UK recommences quantitative easing, holds rates at 0.5%

Sterling and gilt yields have dived following the surprise announcement by the Bank of England today it is increasing its quantitative easing programme by £75bn.

The benchmark 10-year gilt yield was at 2.36% before the announcement, but fell to 2.26% as the Bank raised its total asset purchase programme by £75bn to £275bn.

The BoE also kept interest rates at a historically low 0.5%, first set back in March 2009.

Peter Hensman, global strategist at Newton Investment Management, said all eyes would now be on the European Central Bank’s own rate decision today.

“Markets will concentrate on whether this proves to be part of a coordinated global response to the increased financial tensions, not least whether the ECB follows suit and eases monetary policy after its regular policy meeting.”

Sterling fell against the US dollar, and the FTSE 100 was up 2.3% at 5,219 on the BoE news.

Royal London’s chief economist Ian Kernohan said the market was expecting governor Mervyn King would hold fire on more QE until next month, as data earlier this week revealing the UK services sector grew in September.

“The figure of £75bn is not a huge surprise, the number £50bn was sounded out a lot prior to the announcement, but the market anticipated it would be between £50bn and £100bn,” Kernohan said. “With the positive data published earlier this week, many people in the market thought the Bank of England would wait another month.”

Invesco’s John Greenwood warned further QE in the UK is unlikely to lead to a rebound in economic growth as there was “no quick fix” to the economic woes. “In light of the Japanese experience of 2001-2005 and the recent US experience with QE, we should not expect the strategy to lead to any rapid recovery in the economy.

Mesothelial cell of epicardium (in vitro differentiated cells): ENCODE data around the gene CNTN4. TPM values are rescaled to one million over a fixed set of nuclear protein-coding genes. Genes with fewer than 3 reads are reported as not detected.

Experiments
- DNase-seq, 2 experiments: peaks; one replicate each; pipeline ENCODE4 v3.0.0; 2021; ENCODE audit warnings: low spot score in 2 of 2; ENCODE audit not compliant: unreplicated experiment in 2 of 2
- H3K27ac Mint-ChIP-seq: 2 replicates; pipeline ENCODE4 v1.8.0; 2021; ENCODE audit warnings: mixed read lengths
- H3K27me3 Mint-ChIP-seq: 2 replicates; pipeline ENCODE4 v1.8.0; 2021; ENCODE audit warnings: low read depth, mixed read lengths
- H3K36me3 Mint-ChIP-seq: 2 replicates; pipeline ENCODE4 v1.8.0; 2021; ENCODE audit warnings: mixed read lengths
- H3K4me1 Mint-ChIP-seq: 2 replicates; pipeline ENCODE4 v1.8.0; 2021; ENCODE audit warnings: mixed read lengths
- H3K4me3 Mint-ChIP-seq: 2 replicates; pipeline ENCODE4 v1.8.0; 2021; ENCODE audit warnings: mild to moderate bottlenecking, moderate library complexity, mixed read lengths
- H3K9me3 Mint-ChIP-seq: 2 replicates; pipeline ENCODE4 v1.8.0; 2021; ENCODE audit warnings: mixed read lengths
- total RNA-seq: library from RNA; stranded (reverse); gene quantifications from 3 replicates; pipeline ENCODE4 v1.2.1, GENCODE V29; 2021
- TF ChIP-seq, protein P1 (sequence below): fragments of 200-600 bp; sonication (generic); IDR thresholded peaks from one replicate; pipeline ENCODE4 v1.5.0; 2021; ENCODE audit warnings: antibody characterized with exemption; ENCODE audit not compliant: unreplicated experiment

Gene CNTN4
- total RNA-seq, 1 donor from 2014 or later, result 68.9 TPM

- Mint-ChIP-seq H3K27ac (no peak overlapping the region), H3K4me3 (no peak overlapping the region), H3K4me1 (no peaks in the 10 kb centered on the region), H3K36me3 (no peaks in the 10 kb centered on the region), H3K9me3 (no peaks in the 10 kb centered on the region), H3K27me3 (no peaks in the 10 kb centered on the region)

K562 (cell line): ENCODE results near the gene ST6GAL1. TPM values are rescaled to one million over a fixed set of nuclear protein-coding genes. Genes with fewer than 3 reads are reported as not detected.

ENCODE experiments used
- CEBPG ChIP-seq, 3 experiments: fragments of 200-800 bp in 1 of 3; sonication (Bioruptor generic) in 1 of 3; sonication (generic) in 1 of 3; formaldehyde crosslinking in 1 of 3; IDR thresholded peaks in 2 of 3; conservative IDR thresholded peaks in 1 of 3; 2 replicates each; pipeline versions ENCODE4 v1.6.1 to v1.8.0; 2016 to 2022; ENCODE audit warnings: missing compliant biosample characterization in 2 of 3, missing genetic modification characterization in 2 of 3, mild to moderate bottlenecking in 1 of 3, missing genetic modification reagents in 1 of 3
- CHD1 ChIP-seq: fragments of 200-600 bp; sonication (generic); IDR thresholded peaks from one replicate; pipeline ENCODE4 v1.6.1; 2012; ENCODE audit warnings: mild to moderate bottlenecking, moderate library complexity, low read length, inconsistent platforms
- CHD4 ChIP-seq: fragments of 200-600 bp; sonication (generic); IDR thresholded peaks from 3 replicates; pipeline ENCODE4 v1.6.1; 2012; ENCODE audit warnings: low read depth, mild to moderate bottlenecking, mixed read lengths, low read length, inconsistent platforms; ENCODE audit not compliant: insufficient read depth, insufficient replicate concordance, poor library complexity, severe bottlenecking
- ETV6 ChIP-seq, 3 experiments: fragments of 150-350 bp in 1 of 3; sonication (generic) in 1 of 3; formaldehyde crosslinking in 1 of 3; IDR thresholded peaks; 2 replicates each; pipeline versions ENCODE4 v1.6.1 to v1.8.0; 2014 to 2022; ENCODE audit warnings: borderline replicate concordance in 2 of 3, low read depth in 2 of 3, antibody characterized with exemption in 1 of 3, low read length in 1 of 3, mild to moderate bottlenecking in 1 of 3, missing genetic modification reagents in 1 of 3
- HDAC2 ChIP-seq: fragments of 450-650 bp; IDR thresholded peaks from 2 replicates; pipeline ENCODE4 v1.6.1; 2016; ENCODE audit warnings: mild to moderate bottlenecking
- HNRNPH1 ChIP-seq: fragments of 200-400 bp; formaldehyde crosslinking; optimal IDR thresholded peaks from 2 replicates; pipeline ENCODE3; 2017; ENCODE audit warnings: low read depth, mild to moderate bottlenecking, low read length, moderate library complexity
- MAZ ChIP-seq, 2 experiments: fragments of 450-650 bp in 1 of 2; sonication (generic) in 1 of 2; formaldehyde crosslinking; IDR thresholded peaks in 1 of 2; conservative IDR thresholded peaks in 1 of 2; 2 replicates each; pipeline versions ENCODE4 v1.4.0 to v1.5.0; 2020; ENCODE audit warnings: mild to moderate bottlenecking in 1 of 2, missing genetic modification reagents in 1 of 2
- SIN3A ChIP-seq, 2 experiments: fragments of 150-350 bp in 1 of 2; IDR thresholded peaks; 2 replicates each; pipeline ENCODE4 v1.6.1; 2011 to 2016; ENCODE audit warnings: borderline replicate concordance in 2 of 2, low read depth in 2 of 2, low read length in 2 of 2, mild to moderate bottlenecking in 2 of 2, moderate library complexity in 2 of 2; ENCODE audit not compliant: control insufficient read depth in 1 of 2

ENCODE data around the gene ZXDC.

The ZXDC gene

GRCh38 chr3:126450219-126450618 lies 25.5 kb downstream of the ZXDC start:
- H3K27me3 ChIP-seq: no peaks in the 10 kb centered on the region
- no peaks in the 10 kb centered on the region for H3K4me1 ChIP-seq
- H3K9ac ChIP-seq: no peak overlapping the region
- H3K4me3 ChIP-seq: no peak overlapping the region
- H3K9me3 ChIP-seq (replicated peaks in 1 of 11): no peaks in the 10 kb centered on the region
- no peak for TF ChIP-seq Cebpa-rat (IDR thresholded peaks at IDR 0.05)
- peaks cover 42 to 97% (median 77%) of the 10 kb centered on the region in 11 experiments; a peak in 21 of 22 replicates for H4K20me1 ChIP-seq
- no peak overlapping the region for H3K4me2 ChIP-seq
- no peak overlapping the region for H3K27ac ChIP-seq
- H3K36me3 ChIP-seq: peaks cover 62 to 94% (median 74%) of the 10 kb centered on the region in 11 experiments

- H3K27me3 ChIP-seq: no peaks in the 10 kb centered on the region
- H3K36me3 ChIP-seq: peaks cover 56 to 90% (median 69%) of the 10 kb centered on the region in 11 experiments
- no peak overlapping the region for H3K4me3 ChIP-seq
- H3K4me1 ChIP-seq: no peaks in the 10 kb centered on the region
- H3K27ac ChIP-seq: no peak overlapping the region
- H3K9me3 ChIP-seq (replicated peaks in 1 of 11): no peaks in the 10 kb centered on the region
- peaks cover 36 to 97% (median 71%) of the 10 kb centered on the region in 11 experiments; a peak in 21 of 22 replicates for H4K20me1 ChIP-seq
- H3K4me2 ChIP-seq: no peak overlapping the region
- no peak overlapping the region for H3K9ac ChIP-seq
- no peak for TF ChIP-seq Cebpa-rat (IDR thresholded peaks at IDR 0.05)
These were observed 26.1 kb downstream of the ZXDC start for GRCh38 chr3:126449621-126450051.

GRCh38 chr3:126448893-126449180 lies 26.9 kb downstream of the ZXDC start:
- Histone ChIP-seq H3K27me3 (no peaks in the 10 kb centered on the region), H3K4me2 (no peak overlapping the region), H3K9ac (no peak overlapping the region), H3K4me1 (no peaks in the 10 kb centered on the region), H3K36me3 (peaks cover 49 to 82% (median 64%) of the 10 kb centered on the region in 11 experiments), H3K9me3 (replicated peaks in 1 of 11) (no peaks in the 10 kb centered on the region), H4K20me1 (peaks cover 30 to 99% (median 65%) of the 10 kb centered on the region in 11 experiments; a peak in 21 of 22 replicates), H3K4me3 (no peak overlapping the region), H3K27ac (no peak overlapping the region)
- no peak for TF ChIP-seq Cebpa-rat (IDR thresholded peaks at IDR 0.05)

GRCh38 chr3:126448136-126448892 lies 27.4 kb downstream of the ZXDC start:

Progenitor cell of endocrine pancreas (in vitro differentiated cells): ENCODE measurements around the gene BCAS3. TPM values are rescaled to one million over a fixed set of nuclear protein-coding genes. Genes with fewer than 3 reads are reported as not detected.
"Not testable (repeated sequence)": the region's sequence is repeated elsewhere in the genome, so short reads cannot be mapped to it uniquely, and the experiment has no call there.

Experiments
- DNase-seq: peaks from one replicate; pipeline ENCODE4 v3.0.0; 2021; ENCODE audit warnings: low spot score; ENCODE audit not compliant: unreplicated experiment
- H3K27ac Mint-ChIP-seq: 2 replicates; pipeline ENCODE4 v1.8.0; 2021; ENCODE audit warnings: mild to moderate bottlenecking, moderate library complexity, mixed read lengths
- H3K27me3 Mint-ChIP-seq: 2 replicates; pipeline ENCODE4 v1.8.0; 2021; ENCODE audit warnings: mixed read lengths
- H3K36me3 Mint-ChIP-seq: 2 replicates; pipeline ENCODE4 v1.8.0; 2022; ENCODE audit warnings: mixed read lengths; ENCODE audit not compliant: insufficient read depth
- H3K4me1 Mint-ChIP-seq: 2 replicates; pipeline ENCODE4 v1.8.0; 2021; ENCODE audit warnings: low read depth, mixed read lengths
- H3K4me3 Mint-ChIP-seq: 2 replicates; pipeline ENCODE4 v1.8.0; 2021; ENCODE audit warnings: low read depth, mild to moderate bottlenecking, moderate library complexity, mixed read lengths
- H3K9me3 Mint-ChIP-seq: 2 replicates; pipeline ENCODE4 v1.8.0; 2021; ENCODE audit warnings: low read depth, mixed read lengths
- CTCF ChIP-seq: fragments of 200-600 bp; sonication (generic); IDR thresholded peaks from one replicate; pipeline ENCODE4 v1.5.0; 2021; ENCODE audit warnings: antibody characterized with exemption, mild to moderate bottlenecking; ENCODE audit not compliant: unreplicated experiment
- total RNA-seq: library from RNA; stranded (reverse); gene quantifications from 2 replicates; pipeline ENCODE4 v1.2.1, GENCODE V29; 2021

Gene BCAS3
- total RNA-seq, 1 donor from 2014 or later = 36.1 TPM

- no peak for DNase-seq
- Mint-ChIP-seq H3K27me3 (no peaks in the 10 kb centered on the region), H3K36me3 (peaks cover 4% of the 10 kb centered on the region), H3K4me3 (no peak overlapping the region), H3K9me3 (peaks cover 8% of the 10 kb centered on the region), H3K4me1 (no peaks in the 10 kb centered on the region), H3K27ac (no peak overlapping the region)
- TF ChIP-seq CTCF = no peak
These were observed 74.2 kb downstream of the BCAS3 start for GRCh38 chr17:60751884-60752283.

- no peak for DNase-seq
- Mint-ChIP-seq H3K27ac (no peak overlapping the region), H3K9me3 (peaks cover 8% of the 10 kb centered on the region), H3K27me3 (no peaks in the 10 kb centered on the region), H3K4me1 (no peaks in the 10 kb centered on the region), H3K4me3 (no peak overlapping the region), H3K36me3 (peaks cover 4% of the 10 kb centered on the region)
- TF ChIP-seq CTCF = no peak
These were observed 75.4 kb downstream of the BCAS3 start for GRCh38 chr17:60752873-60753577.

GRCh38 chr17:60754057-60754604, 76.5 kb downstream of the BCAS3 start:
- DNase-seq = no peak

“Increasing the government’s indebtedness, or persuading non-financial companies to borrow more, would ultimately only weaken the economy, not strengthen it. We must expect a prolonged period of debt work-out,” he said.

Revised figures released this week show the UK economy managed just 0.1% growth in the second quarter – against a previous reading of 0.2% – whilst first quarter growth was revised down to 0.4%.

Up until now arch-dove Adam Posen has been the only MPC member to argue for a new injection of monetary stimulus.

The new round of QE suggests the Bank has put inflationary concerns on the backburner as fears mount the UK could be on the verge of a double dip recession. Inflation, as measured by the CPI, currently stands at 4.5% – more than double the Bank’s 2% target.

In his latest quarterly outlook Invesco’s Greenwood said he fears Germany, “the eurozone powerhouse”, is teetering on the brink of recession, and Italy and Spain are both “too big to fail, but also too big to be saved by the €440bn EFSF.

“The only solution is to have a very large, credible lender of last resort. The ECB, reluctant to depart from the principle of sterilising all sovereign bond purchases, has essentially ruled itself out. It requires a separate entity that can easily absorb all of Italy’s borrowing needs as well as those of Spain, Greece, Portugal, Ireland and possibly Belgium too.

“In the words of Hank Paulson, it requires a “big bazooka” with access to trillions of euros. Nothing else will restore credibility. Over the next few weeks the eurozone leaders must therefore commit to backstop the eurozone with a facility that is several times larger than the current EFSF.

“If they do not, or if they hesitate, some states may lose the ability to refinance their debts and the eurozone and many other leading economies will be plunged into another deep, protracted recession.”

Greenwood also criticised Operation Twist in the US, calling it a “highly dubious strategy” as will not stimulate markets like QE, could be counteracted by private portfolio adjustments and depress banks’ interest margins through its impact on mortgage and other lending rates.

The economist had a few positive notes to make on the emerging economies which he said are in better shape having been through balance sheet recessions in the 1990s and early 2000s but inflation has reached “uncomfortable levels”.

“Also, emerging economies remain critically dependent on exports to the developed world, and this implies an unavoidable slowdown in their growth trajectories not only in the next three months, but in the year ahead. Despite a few small tentative steps towards decoupling, little was ever achieved. The emerging economies remain tied to the fate of their developed trading partners.”

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